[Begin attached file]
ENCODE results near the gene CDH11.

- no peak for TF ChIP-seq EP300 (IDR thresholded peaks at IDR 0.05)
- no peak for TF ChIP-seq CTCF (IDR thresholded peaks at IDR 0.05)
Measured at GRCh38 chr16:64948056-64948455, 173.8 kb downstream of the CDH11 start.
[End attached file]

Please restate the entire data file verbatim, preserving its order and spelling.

ENCODE results near the gene CDH11.

- no peak for TF ChIP-seq EP300 (IDR thresholded peaks at IDR 0.05)
- no peak for TF ChIP-seq CTCF (IDR thresholded peaks at IDR 0.05)
Measured at GRCh38 chr16:64948056-64948455, 173.8 kb downstream of the CDH11 start.